It takes years to undo the damage. But with treatment, attorneys can start living normal lives again. :-)

Though law school will forever ruin any movie that touches upon the law. Hollywood's grasp of the law is so utterly ridiculous that if they made a movie about a burger jockey at McDonalds with the same level of reality that they use for legal movies, said burger jockey would solve crimes while hunting strange animals all over the planet with a laser because that's how they get burger meat.

JG said...

I am going to like this :) You're right about the movie thing. The whole "surprise witness/evidence" twist is ruined for me. Which is a shame. I would have wanted to use it at one point (in writing). Oh well.

patti said...

andrew: well, i hope you don't mind if hang on to useful lawyer-speak. husband never tires of me asking to see his briefs.

LawHawkSF said...

Patti: The first time I used the jargon was about my third day in law school. It was at the dinner table. My wife had casually mentioned some kind of situation (I don't even remember what it was), and I replied with "well, that sounds in tort." She got the giggles, and I never did it to her again. She was an experienced criminalist, and had been dealing with pretentious lawyers for years. She was not impressed.

The last time I did it was in my second or third year. One of my employees had a problem that needed to be answered by a boss, not by an attorney. So he prefaced his questions with "talk to me like a human being, not like a lawyer."

To this day though, when one of my kids has one those day-to-day experiences that touch on the law (like a traffic ticket, or a property line issue), they call me for suggestions. They always preface the question with "a simple answer, please." My younger daughter, soon to be starting law school, usually adds something like "just yes or no, I don't need to know about Hammurabi or Magna Carta."

patti said...

lawhawk: what?! no magna carta references? sheesh, youth...

the wife burn did make me giggle as well...

BevfromNYC said...

LOL! The "just yes or no, I don't need to know about Hammurabi or Magna Carta." issue...well, lets just say coffee and keyboards don't mix. What a mess. I'm gonna sue! Sorry, but it is so true with some lawyers (not all). My approach has always been "Please just a simple yes or no. I don't need to know what has happened since the dawn of time"

And as an experienced jury member
(2 criminal, 1 civil and 1 grand jury stint), I will be glad to shed some light on what happens in the jury room when you're not watching...demystifying the jury room.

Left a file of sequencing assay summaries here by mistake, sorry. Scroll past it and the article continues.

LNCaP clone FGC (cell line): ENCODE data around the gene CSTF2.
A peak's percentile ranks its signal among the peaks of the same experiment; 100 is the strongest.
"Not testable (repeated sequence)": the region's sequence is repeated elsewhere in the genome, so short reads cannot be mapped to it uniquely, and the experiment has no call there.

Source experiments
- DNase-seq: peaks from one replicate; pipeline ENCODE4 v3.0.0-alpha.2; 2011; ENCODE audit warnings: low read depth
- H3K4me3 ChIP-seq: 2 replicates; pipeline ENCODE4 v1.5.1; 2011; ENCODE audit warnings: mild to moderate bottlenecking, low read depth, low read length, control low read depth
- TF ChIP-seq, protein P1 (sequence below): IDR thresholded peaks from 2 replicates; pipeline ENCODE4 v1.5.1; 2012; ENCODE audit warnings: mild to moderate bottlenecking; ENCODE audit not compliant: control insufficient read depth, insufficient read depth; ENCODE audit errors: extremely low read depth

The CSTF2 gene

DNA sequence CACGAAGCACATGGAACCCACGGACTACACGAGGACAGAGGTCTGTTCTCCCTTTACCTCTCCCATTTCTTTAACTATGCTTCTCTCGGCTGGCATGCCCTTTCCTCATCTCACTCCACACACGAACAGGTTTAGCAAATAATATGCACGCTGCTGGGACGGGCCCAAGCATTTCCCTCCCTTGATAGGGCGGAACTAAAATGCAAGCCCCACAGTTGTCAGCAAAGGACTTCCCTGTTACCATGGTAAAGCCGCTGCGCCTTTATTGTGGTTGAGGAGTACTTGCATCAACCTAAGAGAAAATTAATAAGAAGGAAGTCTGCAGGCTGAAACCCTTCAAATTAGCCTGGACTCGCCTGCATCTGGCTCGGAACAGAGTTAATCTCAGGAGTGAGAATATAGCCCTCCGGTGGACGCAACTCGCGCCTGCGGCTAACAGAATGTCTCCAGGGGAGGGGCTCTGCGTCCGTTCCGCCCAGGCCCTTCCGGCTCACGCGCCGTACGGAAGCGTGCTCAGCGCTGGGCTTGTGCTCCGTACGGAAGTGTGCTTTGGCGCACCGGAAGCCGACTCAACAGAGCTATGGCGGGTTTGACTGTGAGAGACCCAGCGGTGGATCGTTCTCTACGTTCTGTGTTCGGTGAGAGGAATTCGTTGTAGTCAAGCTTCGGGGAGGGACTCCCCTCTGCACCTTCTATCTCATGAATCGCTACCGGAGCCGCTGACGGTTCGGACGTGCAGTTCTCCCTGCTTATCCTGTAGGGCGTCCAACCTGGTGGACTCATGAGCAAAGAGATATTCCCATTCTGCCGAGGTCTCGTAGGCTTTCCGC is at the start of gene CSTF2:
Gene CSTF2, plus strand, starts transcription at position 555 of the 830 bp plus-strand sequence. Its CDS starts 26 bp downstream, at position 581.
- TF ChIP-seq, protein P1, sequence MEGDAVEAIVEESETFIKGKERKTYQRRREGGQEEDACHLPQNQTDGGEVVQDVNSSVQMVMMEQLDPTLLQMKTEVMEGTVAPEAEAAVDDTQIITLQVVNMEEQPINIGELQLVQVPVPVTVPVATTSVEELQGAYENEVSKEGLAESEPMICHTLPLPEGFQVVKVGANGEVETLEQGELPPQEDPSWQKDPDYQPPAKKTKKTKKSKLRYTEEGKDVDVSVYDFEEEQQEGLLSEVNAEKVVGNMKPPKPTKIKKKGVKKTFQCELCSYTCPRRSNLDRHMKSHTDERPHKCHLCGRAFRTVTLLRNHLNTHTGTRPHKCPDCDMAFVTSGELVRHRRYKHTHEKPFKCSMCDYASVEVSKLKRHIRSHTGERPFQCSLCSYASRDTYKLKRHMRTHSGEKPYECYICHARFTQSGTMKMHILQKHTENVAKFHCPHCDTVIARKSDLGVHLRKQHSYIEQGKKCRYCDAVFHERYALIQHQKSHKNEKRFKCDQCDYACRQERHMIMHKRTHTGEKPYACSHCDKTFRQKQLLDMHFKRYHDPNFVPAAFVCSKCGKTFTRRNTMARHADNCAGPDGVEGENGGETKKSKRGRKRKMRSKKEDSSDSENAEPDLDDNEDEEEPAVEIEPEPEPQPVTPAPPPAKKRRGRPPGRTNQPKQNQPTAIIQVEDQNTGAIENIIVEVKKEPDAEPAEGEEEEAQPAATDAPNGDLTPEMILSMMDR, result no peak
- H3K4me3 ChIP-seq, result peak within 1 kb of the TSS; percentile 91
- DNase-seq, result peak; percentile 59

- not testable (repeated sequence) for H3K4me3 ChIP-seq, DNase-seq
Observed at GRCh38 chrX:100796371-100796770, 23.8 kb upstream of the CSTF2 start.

Captain Soapbox said...

I'm not a lawyer, or play one on TV, but the jargon thing happens around my house all the time too. It's damn near impossible to watch a war movie with me I'm told since I tend to do a running commentary on what we're watching on the correctness, or more often, incorrectness of things.

So I personally have no problem with using the Magna Carta or Hammurabi's Code as a reference point, because I do the same thing only with Canae or the Siege of Vienna as reference points. So I know those looks you guys get, I get them too.

LawHawkSF said...

Captain: Cool. I was a history major (cum political science). Canae and The Siege of Vienna! We'll have to discuss them some day, and I promise I won't bring up Canon Law or Sharia. Just Hannibal, Paullus and Varro, Suleiman the Magnificent and those impenetrable Viennese walls. Not once do I remember any of our western icons tossing lawbooks at the enemy. Though maybe Paullus and Varro should have. Nothing else was working.

Captain Soapbox said...

Well at Vienna they tossed some cannon law back and forth that's for sure. ;-)

I'll be here all week, don't forget to try the veal.

Lawhawk, I had a double major and History was one of them. So yeah I'm more than willing to babble about history at any time.

LawHawkSF said...

Captain: "Cannon law." Perfect! lol

Captain Soapbox said...

I have my moments, not many of them, but I do have them now and then. Hehe.

AndrewPrice said...

Captain. . . thank you Han Solo.

Captain Soapbox said...

Yeah well I'm a Star Wars fan, so is my fiance, half the time when we say you know what to each other, the reply is,"I know."

LOL